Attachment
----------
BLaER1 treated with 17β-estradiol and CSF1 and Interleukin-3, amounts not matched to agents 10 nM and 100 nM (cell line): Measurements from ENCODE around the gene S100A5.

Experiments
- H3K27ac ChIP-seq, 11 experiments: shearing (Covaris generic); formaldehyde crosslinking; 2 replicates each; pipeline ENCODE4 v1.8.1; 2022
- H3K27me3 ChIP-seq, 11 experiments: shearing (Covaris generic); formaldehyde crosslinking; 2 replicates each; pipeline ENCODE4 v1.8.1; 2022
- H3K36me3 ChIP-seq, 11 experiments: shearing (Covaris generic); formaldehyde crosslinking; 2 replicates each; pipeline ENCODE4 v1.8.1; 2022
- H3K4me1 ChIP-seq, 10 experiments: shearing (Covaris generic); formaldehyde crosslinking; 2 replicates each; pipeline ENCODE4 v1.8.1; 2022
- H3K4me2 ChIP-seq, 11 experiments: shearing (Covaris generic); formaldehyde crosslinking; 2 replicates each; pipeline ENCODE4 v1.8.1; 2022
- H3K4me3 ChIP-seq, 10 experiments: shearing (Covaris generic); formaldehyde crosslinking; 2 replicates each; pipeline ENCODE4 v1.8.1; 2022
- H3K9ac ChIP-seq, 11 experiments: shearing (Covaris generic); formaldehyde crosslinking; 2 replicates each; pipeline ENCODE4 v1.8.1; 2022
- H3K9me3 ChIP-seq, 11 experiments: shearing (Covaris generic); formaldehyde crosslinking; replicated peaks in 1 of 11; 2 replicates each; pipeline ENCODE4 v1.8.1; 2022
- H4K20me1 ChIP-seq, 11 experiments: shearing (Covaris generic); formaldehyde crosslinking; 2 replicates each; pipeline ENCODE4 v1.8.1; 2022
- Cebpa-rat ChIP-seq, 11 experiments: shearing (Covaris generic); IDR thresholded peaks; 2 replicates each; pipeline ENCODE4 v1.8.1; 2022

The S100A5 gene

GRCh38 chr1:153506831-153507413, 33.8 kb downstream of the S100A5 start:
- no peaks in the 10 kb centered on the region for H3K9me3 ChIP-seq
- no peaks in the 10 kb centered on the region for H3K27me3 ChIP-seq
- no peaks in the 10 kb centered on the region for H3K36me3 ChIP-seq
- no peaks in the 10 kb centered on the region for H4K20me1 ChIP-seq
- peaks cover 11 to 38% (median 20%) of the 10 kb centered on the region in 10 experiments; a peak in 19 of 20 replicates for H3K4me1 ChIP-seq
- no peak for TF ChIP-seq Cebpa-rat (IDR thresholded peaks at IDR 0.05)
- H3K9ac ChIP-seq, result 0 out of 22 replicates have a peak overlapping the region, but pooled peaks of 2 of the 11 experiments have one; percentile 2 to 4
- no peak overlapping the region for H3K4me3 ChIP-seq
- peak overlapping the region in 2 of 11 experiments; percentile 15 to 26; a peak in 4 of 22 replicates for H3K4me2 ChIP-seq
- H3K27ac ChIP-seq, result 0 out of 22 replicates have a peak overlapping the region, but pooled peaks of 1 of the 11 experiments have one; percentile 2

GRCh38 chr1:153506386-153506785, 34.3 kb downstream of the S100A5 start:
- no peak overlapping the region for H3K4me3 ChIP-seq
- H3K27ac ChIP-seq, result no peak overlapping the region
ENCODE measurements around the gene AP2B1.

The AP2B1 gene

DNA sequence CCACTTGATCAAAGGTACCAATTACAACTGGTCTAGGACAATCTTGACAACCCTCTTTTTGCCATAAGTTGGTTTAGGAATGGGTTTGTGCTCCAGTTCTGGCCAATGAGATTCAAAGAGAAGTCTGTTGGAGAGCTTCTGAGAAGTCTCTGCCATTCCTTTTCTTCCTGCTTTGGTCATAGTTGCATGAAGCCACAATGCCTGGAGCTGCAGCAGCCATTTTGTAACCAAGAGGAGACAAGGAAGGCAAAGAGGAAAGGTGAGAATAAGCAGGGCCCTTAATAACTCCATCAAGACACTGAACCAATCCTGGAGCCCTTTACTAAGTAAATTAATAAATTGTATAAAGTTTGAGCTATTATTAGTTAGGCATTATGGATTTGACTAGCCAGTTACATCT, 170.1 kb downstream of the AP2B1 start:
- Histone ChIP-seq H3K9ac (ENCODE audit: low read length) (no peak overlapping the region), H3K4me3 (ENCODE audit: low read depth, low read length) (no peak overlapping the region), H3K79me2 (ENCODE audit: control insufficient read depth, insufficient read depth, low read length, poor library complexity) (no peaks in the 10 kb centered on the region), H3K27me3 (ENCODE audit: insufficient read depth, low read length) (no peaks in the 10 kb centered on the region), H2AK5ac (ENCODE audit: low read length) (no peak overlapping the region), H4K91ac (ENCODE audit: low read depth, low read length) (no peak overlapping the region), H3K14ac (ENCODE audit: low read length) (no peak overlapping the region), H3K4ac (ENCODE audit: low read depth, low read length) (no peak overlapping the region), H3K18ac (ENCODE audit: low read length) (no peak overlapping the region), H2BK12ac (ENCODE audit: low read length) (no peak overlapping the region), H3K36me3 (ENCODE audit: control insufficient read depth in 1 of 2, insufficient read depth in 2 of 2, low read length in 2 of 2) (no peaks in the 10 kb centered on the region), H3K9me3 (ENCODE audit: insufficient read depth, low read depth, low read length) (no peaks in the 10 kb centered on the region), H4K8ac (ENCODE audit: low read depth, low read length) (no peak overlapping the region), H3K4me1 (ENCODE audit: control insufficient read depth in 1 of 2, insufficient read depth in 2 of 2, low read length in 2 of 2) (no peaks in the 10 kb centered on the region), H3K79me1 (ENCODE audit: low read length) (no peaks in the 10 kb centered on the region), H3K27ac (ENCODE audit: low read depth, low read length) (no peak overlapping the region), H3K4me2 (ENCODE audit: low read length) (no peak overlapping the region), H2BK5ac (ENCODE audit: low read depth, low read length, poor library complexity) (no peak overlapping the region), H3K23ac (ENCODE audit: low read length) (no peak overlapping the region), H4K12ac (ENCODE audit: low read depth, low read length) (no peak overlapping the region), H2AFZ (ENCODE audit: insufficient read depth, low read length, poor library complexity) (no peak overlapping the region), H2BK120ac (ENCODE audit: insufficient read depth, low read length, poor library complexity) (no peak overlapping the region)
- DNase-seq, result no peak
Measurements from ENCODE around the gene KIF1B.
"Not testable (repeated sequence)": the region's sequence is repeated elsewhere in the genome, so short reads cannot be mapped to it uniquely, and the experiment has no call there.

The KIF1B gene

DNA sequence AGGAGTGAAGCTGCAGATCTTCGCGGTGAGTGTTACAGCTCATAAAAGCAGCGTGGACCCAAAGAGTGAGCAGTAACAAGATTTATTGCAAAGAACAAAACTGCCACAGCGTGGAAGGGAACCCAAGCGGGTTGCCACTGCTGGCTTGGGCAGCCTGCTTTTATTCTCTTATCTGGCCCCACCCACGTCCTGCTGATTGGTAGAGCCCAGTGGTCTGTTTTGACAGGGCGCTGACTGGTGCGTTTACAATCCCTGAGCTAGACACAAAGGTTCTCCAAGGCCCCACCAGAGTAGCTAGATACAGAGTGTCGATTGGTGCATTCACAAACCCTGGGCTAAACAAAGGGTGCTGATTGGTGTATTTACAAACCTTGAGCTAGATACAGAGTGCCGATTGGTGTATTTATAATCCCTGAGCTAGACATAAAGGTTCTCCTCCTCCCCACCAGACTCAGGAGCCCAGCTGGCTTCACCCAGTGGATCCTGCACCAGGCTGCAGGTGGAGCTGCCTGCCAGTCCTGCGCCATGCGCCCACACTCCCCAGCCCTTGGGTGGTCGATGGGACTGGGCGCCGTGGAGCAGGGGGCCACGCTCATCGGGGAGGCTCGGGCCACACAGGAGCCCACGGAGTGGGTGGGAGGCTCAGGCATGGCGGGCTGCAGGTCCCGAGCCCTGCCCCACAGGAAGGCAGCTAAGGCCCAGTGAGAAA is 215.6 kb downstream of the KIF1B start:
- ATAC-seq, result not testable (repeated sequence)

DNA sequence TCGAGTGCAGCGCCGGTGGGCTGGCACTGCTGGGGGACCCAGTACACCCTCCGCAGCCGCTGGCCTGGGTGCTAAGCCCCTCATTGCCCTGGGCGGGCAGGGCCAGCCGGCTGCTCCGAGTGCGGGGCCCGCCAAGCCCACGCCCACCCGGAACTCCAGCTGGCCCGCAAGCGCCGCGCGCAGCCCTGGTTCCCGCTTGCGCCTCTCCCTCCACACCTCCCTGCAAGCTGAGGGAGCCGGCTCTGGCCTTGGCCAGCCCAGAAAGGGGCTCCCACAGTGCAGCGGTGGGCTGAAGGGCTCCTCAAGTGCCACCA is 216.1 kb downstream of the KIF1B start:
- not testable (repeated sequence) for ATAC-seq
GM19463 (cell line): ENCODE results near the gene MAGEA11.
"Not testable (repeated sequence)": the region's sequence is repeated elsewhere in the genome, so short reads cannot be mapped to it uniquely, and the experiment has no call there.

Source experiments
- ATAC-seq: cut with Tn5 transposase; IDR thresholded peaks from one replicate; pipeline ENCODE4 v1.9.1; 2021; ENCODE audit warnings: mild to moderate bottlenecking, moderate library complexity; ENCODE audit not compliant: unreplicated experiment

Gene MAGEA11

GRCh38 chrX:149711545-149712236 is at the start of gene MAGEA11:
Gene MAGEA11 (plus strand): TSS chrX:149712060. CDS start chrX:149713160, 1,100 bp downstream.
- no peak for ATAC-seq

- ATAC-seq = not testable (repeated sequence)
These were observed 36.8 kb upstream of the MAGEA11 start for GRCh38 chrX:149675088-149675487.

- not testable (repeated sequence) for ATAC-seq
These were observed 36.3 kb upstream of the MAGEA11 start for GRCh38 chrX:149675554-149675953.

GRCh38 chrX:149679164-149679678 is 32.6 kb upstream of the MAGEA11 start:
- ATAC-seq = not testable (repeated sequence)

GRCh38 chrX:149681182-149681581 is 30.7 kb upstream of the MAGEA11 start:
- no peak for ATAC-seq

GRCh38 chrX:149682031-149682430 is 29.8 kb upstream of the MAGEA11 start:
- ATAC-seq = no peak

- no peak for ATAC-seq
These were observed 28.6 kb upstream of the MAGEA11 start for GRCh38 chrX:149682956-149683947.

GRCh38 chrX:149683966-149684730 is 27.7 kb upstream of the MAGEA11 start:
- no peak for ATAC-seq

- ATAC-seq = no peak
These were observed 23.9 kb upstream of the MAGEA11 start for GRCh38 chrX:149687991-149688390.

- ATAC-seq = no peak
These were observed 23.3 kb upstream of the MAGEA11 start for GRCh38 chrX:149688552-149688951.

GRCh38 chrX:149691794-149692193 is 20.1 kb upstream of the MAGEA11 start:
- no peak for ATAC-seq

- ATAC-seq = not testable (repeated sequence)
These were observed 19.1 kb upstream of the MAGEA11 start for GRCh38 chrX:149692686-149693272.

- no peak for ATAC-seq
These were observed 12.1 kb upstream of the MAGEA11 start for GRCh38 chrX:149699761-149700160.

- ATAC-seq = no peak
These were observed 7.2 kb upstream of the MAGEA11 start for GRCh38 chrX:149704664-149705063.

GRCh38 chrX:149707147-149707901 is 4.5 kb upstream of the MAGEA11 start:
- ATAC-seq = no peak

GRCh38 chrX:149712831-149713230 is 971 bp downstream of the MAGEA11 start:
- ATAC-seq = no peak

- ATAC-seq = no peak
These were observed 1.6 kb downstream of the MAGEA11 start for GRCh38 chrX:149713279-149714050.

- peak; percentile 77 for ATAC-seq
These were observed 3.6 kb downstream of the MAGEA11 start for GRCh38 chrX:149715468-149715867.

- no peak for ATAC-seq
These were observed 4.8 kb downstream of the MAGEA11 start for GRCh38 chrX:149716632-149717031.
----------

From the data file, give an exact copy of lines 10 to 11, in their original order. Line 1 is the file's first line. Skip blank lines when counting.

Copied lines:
- H3K9me3 ChIP-seq, 11 experiments: shearing (Covaris generic); formaldehyde crosslinking; replicated peaks in 1 of 11; 2 replicates each; pipeline ENCODE4 v1.8.1; 2022
- H4K20me1 ChIP-seq, 11 experiments: shearing (Covaris generic); formaldehyde crosslinking; 2 replicates each; pipeline ENCODE4 v1.8.1; 2022